“What I understood was that when I won that Oscar, things would change in all the ways you’re saying: It should come with more respect, more choices and more money. It should, and it normally does,” said comedian and award-winning actress Mo’Nique to Seth Abramovitch for The Hollywood Reporter. The two connected to recognize the 75th anniversary of Hattie McDaniel’s historic Oscar win in 1940.

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Conveniently while it is the 75th year that Ms. McDaniel won the 1940 Academy Awards for Best Supporting Actress becoming the first Black actress to win an Oscar, just 5 years ago, Mo’Nique took home the very same award for her role as Mary Lee Johnston in Lee Daniels’ Precious. For context regarding the racial climate that McDaniel had to face, here’s an excerpt from THR’s Oscar’s First Black Winner Accepted Her Honor in a Segregated ‘No Blacks’ Hotel in L.A.:

The 12th Academy Awards were held at the famed Cocoanut Grove nightclub in The Ambassador Hotel. McDaniel arrived in a rhinestone-studded turquoise gown with white gardenias in her hair. (Seventy years later in 2010, a blue-gown– and white-gardenia–clad Mo’Nique, one of 11 black actors to win Academy Awards since, was the only one to pay homage to McDaniel while accepting her best supporting actress Oscar for Lee Daniels‘ Precious.) McDaniel then was escorted, not to the Gone With the Wind table — where Selznick sat with de Havilland and his two Oscar-nominated leads, Vivien Leigh and Clark Gable — but to a small table set against a far wall, where she took a seat with her escort, F.P. Yober, and her white agent, William Meiklejohn. With the hotel’s strict no-blacks policy, Selznick had to call in a special favor just to have McDaniel allowed into the building (it was officially integrated by 1959, when the Unruh Civil Rights Act outlawed racial discrimination in California).

After McDaniel’s role as Mammy, the head slave in Tara — the fictional Southern plantation where the bulk of Gone With the Wind took place — she was continuously typecast as a maid. In fact, as per her IMDB list, 74 out of 94 roles that she had until her death were maid roles. Making her response, “I’d rather play a maid than be a maid.” Because of this, along with the thought that she was an agent of black oppression, not a neutral force, when portraying Black stereotypes as perceived my members of the NAACP — Walter Francis White in particular.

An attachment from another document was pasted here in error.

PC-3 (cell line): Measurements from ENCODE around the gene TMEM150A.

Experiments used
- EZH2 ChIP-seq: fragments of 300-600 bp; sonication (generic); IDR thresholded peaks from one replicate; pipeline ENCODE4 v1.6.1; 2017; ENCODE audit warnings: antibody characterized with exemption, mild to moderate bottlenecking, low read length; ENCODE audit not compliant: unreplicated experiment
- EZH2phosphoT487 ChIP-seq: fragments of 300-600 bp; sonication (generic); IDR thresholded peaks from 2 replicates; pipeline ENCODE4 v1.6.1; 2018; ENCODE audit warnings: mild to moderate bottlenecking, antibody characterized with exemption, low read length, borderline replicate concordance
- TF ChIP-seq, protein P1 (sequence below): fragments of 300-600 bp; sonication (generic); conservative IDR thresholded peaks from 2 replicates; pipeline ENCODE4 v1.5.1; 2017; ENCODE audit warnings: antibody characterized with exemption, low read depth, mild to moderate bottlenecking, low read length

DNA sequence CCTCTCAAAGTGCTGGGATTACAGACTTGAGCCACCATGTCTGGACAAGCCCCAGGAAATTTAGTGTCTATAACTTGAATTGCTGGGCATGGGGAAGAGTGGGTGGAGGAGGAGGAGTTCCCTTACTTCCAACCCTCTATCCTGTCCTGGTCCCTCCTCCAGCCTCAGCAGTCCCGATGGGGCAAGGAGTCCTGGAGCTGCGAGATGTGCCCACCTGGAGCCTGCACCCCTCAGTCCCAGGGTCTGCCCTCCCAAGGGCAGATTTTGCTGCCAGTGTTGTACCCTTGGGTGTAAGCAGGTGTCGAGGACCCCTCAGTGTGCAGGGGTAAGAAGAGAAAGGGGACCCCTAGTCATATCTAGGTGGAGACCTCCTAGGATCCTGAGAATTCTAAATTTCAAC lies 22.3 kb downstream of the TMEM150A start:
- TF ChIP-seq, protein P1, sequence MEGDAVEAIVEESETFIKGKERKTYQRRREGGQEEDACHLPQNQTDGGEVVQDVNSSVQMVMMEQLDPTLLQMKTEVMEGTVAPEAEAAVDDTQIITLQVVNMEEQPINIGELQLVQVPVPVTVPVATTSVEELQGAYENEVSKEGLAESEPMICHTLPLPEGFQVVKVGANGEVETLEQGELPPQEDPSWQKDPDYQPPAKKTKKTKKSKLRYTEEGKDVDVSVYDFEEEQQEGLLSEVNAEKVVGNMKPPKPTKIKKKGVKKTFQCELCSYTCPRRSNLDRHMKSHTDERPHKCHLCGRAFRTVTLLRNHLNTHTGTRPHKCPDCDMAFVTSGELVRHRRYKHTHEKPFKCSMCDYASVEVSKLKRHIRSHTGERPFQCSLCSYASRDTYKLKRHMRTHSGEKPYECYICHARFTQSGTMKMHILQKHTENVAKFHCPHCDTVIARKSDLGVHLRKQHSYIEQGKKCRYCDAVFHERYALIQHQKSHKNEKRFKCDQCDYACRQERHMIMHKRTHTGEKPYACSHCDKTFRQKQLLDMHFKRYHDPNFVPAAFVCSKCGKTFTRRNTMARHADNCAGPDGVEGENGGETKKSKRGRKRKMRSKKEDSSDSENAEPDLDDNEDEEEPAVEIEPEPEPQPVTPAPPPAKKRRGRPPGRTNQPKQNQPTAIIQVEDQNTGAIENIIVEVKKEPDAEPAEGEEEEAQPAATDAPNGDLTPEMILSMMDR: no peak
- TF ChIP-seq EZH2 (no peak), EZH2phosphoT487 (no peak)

Now, let’s come back to the future. While speaking with Time, Mo’Nique reveals that she too has felt outcasted in response to her winning an Academy Award despite thanking Hattie McDaniel “for enduring all that she had to, so that I would not have to.”

When asked if and how wining the Oscar changed her life, Mo’Nique responded: “How did the Oscar change my life? What it did was that it gave me a new reality. And it let me know that an award wasn’t going to change my life — that I had to be in control of changing my life. I’ll ask you: How do you think the Oscar was supposed to change my life?”

As stated in the opening quote “more respect, more choices and more money” is what was expected by the comedian. “Hattie said, ‘After I won that award, it was as if I had done something wrong.’ It was the same with me. I thought, once you won the award, that’s the top prize — and so you’re supposed to be treated as if you got the top prize.”

Unfortunately, Mo’Nique was not treated as such.

I got a phone call from Lee Daniels maybe six or seven months ago. And he said to me, “Mo’Nique, you’ve been blackballed.” And I said, “I’ve been blackballed? Why have I been blackballed?” And he said, “Because you didn’t play the game.” And I said, “Well, what game is that?”

After reaching out to Lee Daniels for a comment on his discussion with Mo’Nique, he replied:

“Mo’nique is a creative force to be reckoned with. Her demands through Precious were not always in line with the campaign. This soured her relationship with the Hollywood community. I consider her a friend. I have and will always think of her for parts that we can collaborate on. However, the consensus among the creative teams and powers thus far were to go another way with these roles.”

Jamaal Fisher (@jamaalfisher)

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